United Airlines MileagePlus Dining

I’m starting to sound like a broken record, but United’s dining program works just like the others. Get signed up, link your frequent flyer account, register with any credit or debit card you’d like and you’re set.

And again, you’ll earn 3x United miles for every dollar of your dinner bill at a participating restaurant. United also offers some bigger bonuses for new dining program members, but theirs works a tad different.

 

Airline Dining Programs

 

New users can earn up to 2,500 bonus United MileagePlus miles. The first 1,000 after spending $25 or more at participating restaurant. After that, you can earn 500 bonus miles for each of the next three restaurant visits. Sign up before Feb. 1 and make sure you opt-in to receive emails from the dining program. Otherwise, you won’t get those bonus miles.

 

Alaska Airlines

Alaska Airlines’ MileagePlan miles are some of the most valuable miles out there, as you can use them to book a swanky Emirates First Class, a trip to Hong Kong on Cathay Pacific, and much more. And their dining program is a way to keep earning those miles.

Like the other dining programs, you can earn 3x Alaska MileagePlan miles for each dollar you spend at a participating restaurant. Just search to see what restaurants are available in your area. And there’s also a bonus for new users.

 

Airline Dining Programs

 

You can quickly earn 1,000 extra MileagePlan miles after spending $30 at a participating restaurant. Just be sure to pay with your registered card and leave a review through the dining portal within 30 days of your meal.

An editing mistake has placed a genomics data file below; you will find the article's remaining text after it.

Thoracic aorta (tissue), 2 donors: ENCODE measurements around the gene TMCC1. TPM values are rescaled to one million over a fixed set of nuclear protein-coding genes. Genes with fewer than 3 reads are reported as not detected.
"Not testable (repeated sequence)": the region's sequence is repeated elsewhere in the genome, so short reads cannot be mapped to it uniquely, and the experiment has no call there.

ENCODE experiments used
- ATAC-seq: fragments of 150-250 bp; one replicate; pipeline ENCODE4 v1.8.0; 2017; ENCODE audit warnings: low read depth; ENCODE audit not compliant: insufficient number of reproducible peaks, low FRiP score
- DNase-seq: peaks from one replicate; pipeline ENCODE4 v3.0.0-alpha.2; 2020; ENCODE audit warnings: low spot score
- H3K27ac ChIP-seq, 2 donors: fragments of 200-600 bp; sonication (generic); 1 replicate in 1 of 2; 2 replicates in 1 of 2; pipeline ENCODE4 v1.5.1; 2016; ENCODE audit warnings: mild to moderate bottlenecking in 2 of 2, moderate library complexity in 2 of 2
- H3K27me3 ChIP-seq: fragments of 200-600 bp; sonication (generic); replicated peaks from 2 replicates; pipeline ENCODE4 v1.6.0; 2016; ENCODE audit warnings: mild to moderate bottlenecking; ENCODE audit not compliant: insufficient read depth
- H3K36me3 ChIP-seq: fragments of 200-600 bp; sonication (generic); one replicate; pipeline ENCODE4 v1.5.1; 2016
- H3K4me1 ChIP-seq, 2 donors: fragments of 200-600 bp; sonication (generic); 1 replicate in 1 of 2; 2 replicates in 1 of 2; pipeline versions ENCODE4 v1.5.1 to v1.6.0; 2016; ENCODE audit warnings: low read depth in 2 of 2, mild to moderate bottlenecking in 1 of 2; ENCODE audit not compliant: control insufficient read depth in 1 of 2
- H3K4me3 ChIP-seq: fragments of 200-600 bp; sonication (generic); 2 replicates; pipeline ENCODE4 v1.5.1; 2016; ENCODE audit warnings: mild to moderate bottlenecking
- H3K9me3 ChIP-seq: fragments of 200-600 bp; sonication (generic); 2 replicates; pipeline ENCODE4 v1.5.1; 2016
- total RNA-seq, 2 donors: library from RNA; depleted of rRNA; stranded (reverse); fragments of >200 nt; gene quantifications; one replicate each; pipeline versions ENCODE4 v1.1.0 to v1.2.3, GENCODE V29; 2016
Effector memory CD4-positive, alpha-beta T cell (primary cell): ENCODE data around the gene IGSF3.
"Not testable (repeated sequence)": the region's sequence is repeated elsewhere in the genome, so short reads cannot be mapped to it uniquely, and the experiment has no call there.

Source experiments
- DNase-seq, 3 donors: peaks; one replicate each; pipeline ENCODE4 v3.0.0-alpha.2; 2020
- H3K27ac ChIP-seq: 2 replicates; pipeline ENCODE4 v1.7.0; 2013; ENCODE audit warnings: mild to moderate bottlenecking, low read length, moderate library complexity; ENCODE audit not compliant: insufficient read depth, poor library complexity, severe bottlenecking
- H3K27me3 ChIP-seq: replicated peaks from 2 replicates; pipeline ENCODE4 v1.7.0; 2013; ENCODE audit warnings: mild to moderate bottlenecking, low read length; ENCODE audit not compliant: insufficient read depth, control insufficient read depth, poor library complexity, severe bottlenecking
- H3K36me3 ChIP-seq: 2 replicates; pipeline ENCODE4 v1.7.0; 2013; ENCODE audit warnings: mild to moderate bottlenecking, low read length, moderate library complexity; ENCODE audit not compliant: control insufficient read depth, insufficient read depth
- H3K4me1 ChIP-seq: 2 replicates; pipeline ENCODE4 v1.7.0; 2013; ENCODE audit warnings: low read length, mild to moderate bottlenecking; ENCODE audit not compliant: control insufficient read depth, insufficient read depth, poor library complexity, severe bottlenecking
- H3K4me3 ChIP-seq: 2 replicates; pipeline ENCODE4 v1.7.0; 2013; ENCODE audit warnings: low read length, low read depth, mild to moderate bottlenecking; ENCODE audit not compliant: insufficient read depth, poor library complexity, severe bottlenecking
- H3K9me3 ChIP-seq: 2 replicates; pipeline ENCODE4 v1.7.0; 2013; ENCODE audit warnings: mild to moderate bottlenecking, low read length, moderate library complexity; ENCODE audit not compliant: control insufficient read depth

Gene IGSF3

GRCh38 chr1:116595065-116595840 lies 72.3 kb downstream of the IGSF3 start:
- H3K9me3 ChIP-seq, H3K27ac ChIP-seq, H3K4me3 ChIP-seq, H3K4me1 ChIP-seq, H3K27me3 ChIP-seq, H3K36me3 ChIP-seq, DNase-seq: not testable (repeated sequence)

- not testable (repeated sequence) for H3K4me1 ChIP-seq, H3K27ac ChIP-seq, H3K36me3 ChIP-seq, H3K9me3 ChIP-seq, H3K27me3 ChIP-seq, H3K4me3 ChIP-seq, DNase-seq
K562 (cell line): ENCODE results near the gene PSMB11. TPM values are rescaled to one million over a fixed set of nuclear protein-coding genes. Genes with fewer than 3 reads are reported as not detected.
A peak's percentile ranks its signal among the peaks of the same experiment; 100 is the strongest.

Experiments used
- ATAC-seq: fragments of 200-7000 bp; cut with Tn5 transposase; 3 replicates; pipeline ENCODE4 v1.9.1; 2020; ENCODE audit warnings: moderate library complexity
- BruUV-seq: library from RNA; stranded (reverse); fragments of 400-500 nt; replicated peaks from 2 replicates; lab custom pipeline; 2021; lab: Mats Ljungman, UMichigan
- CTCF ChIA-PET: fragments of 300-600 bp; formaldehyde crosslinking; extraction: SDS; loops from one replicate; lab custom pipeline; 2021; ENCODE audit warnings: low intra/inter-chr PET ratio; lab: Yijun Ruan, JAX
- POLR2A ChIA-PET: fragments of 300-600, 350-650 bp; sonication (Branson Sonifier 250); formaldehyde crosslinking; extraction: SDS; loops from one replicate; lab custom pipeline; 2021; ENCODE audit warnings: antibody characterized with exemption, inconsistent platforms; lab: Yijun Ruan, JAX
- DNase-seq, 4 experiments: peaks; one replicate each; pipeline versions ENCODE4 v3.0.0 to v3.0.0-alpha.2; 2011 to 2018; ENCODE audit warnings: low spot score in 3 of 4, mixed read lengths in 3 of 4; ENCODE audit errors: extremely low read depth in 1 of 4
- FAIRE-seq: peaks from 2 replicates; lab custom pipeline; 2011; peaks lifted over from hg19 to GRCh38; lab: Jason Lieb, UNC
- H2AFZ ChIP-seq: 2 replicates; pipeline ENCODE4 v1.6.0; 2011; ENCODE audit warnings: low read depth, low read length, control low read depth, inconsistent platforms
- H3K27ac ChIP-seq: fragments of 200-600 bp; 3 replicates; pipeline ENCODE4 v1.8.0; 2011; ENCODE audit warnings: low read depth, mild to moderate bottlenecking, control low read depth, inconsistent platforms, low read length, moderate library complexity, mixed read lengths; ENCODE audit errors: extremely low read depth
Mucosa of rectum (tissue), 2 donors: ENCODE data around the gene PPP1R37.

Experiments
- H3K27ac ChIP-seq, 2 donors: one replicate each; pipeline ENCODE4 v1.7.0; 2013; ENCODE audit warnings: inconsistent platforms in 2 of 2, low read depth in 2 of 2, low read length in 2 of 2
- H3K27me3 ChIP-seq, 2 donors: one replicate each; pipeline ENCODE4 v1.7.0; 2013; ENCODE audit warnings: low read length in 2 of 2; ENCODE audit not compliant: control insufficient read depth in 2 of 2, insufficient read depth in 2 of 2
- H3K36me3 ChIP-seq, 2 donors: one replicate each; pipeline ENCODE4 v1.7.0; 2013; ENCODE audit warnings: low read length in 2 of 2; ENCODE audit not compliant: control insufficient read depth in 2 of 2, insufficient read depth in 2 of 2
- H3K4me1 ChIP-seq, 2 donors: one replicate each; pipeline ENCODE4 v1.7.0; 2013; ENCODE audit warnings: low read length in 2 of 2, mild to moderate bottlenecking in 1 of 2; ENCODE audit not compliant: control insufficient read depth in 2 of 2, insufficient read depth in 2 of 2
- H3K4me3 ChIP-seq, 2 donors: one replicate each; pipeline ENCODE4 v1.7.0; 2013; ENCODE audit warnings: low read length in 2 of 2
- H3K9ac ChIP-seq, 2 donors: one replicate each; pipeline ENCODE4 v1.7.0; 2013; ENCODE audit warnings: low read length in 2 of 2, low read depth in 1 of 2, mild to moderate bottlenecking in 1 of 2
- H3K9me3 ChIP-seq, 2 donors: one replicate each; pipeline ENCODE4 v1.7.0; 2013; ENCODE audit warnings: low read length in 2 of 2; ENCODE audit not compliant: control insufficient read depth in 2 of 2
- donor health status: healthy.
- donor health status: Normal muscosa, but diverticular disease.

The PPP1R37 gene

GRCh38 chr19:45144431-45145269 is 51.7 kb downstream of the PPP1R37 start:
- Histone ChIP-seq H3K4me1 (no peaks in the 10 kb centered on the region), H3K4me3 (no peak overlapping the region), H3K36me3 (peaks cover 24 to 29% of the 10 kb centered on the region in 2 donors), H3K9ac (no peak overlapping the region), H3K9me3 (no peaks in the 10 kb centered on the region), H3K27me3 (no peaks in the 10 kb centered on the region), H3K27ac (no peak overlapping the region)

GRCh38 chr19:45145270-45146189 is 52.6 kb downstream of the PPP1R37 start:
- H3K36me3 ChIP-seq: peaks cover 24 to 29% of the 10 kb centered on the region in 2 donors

This promo lasts far longer than the other big airlines. You’ve got until July 31, 2019 to get signed up.

 

Southwest Airlines Rapids Rewards Dining

Southwest’s dining program works like all the rest. Sign up, link your frequent flyer account, register with a card, opt in for emails and you’ll earn 3x miles for every dollar you spend at a restaurant.

And similar to other airlines, there’s also a promo for new members. Unfortunately, it’s not as compelling as other offers. You can earn up to 1,000 bonus miles by spending at least $25 at three participating restaurants within 30 months. You get 500 miles for the first restaurant and another 250 for the second and third.

 

Airline Dining Programs

 

But depending on how much you dine out, Southwest’s dining program could be the most lucrative. That’s because you can keep earning more bonuses as you head to more restaurants.

 

Airline Dining Programs

 

Bottom Line

Unless you’re a total glutton (no judgment), you’re probably not going to get enough miles from dining out to take your next vacation. But there’s no reason not to take advantage of these dining programs and get to that next vacation faster.

 

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Editorial Note: Any opinions, analyses, reviews, or recommendations expressed in this article are those of the author’s alone, and have not been reviewed, approved, or otherwise endorsed by any card issuer.